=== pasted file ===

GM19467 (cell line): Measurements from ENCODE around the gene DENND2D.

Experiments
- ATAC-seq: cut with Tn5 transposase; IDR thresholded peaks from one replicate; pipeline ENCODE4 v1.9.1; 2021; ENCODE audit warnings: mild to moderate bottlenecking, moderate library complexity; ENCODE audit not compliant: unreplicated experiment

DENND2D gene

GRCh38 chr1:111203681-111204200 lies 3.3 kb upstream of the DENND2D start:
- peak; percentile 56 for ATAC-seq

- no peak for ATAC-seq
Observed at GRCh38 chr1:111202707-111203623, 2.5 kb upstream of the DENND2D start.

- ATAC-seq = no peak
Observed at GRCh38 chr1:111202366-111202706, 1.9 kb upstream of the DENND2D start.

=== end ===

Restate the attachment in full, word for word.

GM19467 (cell line): Measurements from ENCODE around the gene DENND2D.

Experiments
- ATAC-seq: cut with Tn5 transposase; IDR thresholded peaks from one replicate; pipeline ENCODE4 v1.9.1; 2021; ENCODE audit warnings: mild to moderate bottlenecking, moderate library complexity; ENCODE audit not compliant: unreplicated experiment

DENND2D gene

GRCh38 chr1:111203681-111204200 lies 3.3 kb upstream of the DENND2D start:
- peak; percentile 56 for ATAC-seq

- no peak for ATAC-seq
Observed at GRCh38 chr1:111202707-111203623, 2.5 kb upstream of the DENND2D start.

- ATAC-seq = no peak
Observed at GRCh38 chr1:111202366-111202706, 1.9 kb upstream of the DENND2D start.